Photo CC Peter Mooney via Flickr

Trails and greenways are community-based projects, and every project needs broad community support to be a success. As soon as you have created your vision, shop it around to groups that may be interested in the project, such as land trusts, bicycle and pedestrian advocacy groups, bird-watching groups and equestrians. Emphasize the broad benefits of trails and greenways and the specific benefits to your community. Also talk to your local parks department and/or town planner. These individuals will be able to help you with design, funding and other issues to make the trail a community priority.

At this point, your vision is growing beyond just you and will become the community’s vision, so be open to suggestions, and be willing to compromise. And to keep your project moving forward intact, you may want to form an official “friends-of-the-trail” group composed of your allies, the cheerleaders and undaunted pursuers of the project.

How to Create a “Friends-of-the-Trail” Group

Friends groups have been the driving force behind countless successful rail-trails, particularly those projects that have encountered obstacles or opposition and needed steadfast advocates. When you have compiled a master list of potentially interested organizations and individuals, you are ready to hold an organizing meeting. This meeting will help identify the core group of strong supporters who are willing to participate in a friends group. Afterward, you can meet with these core supporters to discuss formalizing the group’s organization and purpose. Things you will need to discuss include the following:

  • Choosing a name for your organization that relates to the trail, such as Friends of the Coventry Greenway or Friends of the Rock Island Trail
  • Drafting a mission statement, a set of objectives and a timeline
  • Creating a website, brochure and other materials that identify the project and purpose of the organization, a map of the proposed trail and a membership form for other prospective “friends”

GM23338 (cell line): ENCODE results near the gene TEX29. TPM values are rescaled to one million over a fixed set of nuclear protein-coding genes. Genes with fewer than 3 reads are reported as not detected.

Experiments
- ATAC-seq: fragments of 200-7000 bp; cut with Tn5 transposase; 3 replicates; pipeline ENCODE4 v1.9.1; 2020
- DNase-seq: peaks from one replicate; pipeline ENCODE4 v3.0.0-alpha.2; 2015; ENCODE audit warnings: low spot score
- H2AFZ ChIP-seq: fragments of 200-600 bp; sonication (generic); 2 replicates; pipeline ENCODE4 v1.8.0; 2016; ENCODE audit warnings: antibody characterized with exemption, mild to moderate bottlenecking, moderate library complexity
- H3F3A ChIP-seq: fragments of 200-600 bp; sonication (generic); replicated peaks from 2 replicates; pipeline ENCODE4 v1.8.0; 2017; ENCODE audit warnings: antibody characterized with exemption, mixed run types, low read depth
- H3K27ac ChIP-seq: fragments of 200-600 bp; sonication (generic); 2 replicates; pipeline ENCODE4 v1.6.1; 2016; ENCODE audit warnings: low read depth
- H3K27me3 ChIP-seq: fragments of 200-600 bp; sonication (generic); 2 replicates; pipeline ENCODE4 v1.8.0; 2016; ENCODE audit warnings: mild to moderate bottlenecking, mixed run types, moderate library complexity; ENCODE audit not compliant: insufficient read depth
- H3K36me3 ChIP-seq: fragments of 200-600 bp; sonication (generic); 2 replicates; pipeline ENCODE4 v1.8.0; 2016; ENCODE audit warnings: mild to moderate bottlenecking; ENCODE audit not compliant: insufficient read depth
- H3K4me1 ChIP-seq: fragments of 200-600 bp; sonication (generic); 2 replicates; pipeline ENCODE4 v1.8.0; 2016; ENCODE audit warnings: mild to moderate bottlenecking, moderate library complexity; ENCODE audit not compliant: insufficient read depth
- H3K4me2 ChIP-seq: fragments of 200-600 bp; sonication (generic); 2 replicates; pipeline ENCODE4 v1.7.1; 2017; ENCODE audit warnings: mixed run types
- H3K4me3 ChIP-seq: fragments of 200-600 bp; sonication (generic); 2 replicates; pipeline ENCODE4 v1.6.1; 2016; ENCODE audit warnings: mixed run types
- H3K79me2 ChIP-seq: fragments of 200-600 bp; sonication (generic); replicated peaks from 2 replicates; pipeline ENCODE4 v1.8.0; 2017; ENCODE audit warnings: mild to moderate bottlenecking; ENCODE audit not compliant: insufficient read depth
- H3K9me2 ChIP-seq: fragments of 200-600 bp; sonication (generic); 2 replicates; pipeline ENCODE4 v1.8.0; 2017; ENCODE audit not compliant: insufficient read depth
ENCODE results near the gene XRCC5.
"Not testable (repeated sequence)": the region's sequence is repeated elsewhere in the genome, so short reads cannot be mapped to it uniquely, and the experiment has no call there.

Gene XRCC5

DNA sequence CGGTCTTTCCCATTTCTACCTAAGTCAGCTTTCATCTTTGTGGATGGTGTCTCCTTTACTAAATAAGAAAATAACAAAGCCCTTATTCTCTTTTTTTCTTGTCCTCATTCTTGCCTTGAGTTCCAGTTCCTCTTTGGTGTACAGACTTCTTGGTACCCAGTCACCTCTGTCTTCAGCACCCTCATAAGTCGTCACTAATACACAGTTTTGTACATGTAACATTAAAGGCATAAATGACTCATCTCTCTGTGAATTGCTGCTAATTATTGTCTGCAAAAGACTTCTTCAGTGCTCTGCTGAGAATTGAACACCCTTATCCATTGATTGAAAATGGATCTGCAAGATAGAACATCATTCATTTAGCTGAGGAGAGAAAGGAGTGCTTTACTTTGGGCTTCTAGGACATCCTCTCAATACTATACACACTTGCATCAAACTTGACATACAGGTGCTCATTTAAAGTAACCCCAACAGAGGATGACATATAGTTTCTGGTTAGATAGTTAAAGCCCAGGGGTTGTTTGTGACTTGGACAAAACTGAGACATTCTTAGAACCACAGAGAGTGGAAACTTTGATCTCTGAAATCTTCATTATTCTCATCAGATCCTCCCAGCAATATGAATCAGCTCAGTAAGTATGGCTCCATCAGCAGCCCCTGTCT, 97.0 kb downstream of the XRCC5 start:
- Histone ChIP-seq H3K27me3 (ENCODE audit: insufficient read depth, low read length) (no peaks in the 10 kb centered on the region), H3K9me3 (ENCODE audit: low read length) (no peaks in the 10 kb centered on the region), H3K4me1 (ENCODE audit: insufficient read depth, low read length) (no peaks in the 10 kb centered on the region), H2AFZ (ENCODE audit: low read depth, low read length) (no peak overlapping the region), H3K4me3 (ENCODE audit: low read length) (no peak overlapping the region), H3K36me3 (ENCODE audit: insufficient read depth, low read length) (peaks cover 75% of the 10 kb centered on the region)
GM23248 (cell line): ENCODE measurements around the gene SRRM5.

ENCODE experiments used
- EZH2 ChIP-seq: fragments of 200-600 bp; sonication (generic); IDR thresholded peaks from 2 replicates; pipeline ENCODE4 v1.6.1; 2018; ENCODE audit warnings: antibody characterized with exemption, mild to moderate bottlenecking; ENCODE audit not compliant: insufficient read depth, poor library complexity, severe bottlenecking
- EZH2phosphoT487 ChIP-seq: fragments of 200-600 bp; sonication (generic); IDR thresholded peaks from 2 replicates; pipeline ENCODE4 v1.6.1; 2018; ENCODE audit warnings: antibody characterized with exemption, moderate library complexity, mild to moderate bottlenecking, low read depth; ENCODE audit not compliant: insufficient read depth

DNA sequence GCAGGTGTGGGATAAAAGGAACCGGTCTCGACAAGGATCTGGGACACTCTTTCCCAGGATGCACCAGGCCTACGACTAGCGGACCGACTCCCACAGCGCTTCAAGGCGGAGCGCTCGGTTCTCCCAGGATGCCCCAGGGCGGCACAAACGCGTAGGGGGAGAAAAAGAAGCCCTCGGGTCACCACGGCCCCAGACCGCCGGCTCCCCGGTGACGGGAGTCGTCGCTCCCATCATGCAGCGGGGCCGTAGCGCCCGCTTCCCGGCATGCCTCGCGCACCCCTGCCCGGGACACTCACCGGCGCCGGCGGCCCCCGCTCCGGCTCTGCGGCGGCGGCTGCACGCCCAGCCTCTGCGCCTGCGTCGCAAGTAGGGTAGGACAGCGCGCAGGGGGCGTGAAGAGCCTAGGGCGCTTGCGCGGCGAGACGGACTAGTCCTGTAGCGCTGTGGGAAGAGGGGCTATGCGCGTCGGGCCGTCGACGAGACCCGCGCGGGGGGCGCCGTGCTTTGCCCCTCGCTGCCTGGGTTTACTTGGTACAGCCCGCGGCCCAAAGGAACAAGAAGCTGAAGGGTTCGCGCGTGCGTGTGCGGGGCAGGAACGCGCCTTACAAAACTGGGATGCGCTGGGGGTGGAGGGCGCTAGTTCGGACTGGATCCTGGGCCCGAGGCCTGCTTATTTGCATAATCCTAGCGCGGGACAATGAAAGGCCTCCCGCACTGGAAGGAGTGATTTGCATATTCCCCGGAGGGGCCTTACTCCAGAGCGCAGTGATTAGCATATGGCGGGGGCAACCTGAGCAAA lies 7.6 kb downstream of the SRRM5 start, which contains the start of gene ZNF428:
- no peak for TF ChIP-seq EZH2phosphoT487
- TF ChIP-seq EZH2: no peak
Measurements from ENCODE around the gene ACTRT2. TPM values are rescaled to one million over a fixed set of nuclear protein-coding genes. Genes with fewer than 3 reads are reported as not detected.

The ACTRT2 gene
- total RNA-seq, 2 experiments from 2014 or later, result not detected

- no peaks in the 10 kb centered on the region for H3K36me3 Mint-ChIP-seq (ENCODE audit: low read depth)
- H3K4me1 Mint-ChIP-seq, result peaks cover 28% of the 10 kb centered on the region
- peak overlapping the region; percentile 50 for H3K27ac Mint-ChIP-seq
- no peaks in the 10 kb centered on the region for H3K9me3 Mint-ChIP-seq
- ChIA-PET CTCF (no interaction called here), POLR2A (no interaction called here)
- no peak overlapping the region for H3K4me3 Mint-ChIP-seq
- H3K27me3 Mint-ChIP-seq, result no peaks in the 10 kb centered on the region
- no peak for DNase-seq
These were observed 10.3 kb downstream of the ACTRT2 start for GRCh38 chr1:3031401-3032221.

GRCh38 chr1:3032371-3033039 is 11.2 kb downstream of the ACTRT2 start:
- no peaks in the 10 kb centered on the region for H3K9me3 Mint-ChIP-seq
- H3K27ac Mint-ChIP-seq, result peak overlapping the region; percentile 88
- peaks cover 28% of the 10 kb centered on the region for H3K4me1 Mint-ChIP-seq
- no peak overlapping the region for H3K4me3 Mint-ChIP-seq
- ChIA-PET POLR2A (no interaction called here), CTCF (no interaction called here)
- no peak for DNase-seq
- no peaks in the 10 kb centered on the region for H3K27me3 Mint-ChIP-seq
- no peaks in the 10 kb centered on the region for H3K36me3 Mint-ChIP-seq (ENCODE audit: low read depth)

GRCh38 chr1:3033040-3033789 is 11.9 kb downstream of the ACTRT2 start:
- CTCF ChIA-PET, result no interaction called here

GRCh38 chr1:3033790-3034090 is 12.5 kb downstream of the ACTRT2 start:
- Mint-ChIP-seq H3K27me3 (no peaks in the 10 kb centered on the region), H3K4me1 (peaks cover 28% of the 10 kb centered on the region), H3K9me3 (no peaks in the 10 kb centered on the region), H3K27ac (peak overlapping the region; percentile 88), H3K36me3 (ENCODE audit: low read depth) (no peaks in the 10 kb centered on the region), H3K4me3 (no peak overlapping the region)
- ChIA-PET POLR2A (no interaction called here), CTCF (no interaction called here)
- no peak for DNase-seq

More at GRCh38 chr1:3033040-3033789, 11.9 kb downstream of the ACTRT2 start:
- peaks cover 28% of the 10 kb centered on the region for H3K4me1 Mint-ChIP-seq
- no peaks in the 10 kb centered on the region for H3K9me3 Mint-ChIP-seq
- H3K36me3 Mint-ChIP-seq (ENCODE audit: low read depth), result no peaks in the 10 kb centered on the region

• Maintaining a newsletter to keep members informed about the progress of the trail
  • Finding out what your members’ skills are, such as writing, graphic design, business connections or meeting organization, and matching their strengths with your group's needs

Some friends groups eventually incorporate as 501(c)3 nonprofit organizations, a federal designation that gives an organization tax-exempt status and allows it to open a bank account, and raise and receive donations. While incorporating has clear benefits, it also requires a considerable amount of time, energy and resources to go through the process. Consider this step carefully; many groups opt not to incorporate and instead receive donations through other larger nonprofits that operate as a “pass-through.” To learn more about starting a nonprofit, consult the Free Management Library’s resource, Starting a Nonprofit Organization.

How to Build Community Support for Your Trail Project

Below are some ideas for building awareness and support for your trail—before, during and after its completion. Be creative, make it fun, and continue to focus on the benefits the trail will bring or is already bringing to your community.

  1. Organize a Trail Event

    Get people out on the trail, and get them excited about the vision of what it will become. If it’s already built, remind them of how great it is. Consider organizing an event on the American Hiking Society’s National Trails Day or RTC’s Opening Day for Trails to keep the trail among the community’s priorities and to spotlight its advantages.
  1. Work the Media

    Build awareness through the press. Get supporters to write editorials and letters to the editor of local newspapers that advocate for the project.
  1. Identify a High-Profile Champion

    Does the mayor support your project? A county commissioner? Getting support from an elected official or community leader will add legitimacy and visibility to the project.
  1. Create a Website

    It’s helpful to have all the information about your trail project in one place where the maximum number of people can access it (including contact info for trail representatives). Try finding the talent and resources within your group of supporters to set up a site.
  1. Develop a Vision Document

    Similar to a website, a vision document compiles the information about a trail project in one place and in an easily circulated form. This document is essential when you’re working on building support and awareness, as it can be easily handed out at meetings or mailed to adjacent landowners.


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